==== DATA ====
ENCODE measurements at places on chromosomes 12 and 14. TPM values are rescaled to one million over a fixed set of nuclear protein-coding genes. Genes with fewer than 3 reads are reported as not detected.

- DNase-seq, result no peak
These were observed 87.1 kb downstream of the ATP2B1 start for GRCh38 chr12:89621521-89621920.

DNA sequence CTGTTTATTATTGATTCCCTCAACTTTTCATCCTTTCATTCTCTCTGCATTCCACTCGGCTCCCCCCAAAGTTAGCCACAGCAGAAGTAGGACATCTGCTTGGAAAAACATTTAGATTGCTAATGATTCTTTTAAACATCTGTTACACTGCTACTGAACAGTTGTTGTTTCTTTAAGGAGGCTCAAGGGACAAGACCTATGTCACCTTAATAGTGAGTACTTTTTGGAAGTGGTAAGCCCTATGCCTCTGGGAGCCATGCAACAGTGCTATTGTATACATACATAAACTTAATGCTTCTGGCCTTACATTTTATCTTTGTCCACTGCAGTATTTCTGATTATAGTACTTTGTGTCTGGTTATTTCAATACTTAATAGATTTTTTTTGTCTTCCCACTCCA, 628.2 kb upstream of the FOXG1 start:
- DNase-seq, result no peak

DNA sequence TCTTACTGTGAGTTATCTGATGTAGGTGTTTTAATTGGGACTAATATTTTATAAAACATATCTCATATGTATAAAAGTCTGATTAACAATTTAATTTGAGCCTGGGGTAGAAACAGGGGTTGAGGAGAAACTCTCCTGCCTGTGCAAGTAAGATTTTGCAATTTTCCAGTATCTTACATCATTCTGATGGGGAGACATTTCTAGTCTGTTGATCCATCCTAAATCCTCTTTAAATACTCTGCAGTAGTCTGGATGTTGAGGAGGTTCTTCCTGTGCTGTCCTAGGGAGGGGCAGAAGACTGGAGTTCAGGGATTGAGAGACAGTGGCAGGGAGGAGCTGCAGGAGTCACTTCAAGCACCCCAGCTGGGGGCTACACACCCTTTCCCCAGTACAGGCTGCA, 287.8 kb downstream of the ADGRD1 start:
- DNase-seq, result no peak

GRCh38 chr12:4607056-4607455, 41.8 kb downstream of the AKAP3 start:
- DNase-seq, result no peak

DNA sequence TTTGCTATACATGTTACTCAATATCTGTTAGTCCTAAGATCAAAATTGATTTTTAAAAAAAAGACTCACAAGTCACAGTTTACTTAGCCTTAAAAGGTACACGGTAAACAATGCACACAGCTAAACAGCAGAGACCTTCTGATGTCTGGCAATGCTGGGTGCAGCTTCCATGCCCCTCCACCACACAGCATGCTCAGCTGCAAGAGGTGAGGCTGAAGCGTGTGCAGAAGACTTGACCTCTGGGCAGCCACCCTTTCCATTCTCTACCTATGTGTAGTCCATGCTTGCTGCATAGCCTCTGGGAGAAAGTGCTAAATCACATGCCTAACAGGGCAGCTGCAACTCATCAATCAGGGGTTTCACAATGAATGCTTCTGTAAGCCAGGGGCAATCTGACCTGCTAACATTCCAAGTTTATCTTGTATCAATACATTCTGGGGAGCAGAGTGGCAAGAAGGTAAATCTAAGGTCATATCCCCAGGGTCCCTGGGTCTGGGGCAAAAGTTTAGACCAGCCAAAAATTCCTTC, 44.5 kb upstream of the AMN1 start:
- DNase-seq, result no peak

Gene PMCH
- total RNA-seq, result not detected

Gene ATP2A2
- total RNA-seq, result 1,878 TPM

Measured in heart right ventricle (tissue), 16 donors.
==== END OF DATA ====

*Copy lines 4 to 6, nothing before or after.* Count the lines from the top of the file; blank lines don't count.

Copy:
DNA sequence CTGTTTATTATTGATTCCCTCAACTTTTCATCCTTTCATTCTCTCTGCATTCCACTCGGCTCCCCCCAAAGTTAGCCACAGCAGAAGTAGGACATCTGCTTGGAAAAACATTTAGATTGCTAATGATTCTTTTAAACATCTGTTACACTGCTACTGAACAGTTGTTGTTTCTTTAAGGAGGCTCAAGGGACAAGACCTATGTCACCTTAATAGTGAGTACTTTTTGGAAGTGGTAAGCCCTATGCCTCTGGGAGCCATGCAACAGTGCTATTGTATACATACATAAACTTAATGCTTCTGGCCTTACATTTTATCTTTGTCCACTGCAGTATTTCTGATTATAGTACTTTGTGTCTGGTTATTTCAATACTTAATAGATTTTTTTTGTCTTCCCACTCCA, 628.2 kb upstream of the FOXG1 start:
- DNase-seq, result no peak

DNA sequence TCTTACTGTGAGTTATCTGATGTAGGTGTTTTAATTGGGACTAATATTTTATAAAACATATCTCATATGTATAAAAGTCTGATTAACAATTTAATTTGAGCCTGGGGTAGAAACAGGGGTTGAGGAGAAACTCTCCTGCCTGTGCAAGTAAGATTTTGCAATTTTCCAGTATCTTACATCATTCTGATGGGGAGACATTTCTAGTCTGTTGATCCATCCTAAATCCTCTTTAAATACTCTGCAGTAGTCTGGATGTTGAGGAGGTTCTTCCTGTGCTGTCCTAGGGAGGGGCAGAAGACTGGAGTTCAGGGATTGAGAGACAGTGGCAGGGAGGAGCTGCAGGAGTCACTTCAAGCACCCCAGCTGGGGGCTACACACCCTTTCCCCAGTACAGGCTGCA, 287.8 kb downstream of the ADGRD1 start: